first_imgIf he returns, Christian Trent is the likely No. 1 starter for Ole Miss in 2015. He was drafted in the 29th round in 2014 by the Los Angeles Dodgers.If he returns, Christian Trent is the likely No. 1 starter for Ole Miss in 2015. He was drafted in the 29th round in 2014 by the Los Angeles Dodgers.OXFORD – If you run your finger down the list of Ole Miss’ baseball signees, it seems like every other prospect has a “P” next to his name.There are a few reasons why the Rebels signed 13 pitching prospects in 2015, one being the onslaught of arms could potentially soften the blow this week could bring.Today, the MLB first-year player draft begins.The Rebels might not have the big-name prospects they’ve produced in year’s past, but the decisions their players make this week could have an equal impact.All of the Rebels’ draft-hopeful players are pitchers. Ole Miss’ biggest weak spot during the up-and-down 2015 season?“Pitching,” Ole Miss coach Mike Bianco said. “We just didn’t have enough pitching to win.”It could have even less next spring, depending on where, or if, Friday starter Christian Trent, Saturday guy Brady Bramlett and 6-foot-6 reliever Jacob Waguespack are selected.“I don’t like talking about the draft,” Bianco said.It could be because beyond those three and a few others, there was a massive drop off in pitching talent for the Rebels this season.A third of Ole Miss’ innings were pitched by guys who owned a 6.00 ERA or higher.The 13 pitchers the Rebels signed could be used to neatly fill in those holes, falling in behind the returning Bramlett and Trent. Or Bianco could be left shuffling through the newcomers, hoping a few emerge as weekend starters.“The truth is, when we sign pitchers… (they’re) guys you think can be weekend guys,” Bianco said. “Now, it becomes, who’s going to be that guy?“Right now, I don’t know who that guy is going to be.”Regardless of the toll the draft takes, the Rebels will get some help from two players returning from injury.Sean Johnson, a 6-foot-7 junior college signee, probably would have been a weekend option for the Rebels, and maybe even drafted this week, if he hadn’t torn his ulnar collateral ligament in his elbow.Brady Feigl, a 6-foot-5 freshman right-hander, also just finished his rehab.“Those would have been a few weekend guys right there,” Bianco said. “You never know which guys are going to pan out or what’s going to happen.”It’s partly why Bianco doesn’t come across overly stressed about the chunk the draft could take from his rotation.Christian Trent, who likely will be taken the earliest of the three (and was drafted in the 29th round in 2014 by the Los Angeles Dodgers), was never thought of as an ace. But he posted a 9-0 record last year and owned a 3.74 ERA this year in that role.The same goes from Bramlett.“365 days ago, we weren’t talking about Brady Bramlett,” Bianco said. “If anything, he would have been one of the 12th questions, like, ‘Oh, yeah, what about Bramlett? How’s he?’”It’s true, and also probably the reason why Bramlett is the Rebels’ best bet at returning.The Louisville All-American arrived at Ole Miss as a freshman, made four starts, then had to sit out the rest of the season and the following year after tearing his labrum.Entering this season, it was unknown where Bramlett would fit in.Sunday guy? Midweek starter? Bullpen?The 6-foot-4 redshirt sophomore led the team in strikeouts with 84 and went 7-4 starting on Saturdays.“I think Brady is just excited to build on this year,” Bianco said. “He’s going to get stronger. We’ll see.”Contact Riley Blevins at Follow @Riley_Blevins on Twitter.last_img read more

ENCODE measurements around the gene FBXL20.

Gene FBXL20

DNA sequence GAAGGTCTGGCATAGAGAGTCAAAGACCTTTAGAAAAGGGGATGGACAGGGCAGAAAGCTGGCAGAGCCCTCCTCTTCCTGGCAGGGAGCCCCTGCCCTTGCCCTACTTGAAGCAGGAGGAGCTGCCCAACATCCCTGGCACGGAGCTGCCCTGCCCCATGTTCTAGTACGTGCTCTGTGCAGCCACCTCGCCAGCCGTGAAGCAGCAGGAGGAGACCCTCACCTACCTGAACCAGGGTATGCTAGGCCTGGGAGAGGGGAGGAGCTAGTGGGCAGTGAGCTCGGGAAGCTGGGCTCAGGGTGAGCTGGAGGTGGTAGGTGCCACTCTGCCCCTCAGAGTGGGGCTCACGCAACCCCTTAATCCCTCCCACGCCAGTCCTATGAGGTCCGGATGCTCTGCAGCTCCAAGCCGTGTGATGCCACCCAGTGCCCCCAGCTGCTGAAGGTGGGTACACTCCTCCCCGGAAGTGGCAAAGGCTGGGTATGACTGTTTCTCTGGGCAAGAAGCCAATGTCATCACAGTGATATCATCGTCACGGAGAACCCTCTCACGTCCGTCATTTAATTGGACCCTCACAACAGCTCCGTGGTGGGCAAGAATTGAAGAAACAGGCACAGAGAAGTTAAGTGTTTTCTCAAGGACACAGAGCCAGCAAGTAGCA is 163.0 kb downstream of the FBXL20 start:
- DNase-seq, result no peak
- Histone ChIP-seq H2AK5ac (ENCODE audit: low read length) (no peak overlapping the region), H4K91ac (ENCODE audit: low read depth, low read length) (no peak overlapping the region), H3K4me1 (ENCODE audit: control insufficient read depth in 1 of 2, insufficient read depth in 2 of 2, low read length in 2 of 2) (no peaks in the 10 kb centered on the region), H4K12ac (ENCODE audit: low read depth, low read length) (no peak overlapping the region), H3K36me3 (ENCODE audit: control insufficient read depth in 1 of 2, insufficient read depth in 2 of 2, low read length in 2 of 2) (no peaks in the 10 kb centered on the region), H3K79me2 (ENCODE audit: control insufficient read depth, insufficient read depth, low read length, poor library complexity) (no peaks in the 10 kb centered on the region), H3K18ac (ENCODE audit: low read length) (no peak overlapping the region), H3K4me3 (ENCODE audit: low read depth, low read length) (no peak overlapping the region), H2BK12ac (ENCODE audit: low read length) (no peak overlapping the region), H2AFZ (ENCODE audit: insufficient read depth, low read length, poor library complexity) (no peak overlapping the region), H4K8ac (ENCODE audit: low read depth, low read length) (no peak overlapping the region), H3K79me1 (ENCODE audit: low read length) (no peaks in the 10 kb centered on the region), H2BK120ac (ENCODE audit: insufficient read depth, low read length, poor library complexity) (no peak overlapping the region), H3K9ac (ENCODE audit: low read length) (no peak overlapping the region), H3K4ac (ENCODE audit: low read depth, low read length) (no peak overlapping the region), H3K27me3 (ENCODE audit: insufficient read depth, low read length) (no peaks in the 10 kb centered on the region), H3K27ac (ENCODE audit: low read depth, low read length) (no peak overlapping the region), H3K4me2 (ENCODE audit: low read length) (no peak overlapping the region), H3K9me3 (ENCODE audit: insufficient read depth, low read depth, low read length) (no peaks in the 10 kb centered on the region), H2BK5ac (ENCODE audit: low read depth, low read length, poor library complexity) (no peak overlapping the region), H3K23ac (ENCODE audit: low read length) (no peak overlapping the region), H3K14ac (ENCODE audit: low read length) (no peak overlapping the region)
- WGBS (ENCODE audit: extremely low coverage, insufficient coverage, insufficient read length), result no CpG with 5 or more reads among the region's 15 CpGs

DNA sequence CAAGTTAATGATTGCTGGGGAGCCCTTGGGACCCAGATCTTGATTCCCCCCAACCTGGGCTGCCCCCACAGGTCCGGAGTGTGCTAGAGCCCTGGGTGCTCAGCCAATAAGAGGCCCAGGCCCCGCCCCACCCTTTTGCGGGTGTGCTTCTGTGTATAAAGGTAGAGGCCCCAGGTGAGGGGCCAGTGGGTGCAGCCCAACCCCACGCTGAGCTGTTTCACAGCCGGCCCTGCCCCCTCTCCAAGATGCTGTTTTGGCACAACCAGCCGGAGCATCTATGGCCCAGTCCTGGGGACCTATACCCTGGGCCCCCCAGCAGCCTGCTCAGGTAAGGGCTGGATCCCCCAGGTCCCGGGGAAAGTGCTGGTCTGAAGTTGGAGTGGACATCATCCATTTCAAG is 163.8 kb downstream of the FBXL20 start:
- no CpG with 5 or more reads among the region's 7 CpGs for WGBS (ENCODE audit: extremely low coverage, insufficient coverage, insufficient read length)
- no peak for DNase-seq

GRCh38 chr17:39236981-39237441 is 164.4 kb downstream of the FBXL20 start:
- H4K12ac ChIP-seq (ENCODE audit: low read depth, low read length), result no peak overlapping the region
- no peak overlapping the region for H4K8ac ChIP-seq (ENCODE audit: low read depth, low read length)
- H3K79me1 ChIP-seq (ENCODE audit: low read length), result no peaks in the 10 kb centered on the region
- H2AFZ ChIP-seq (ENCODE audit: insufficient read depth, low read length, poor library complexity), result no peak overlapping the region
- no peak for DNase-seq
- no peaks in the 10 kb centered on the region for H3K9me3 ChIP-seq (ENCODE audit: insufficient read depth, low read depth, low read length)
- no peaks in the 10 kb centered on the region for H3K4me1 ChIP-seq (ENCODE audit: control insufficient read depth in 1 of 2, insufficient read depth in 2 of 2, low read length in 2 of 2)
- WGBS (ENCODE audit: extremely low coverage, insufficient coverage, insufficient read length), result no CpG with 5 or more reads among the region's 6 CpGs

Vanderbilt’s one-run games an Omaha habit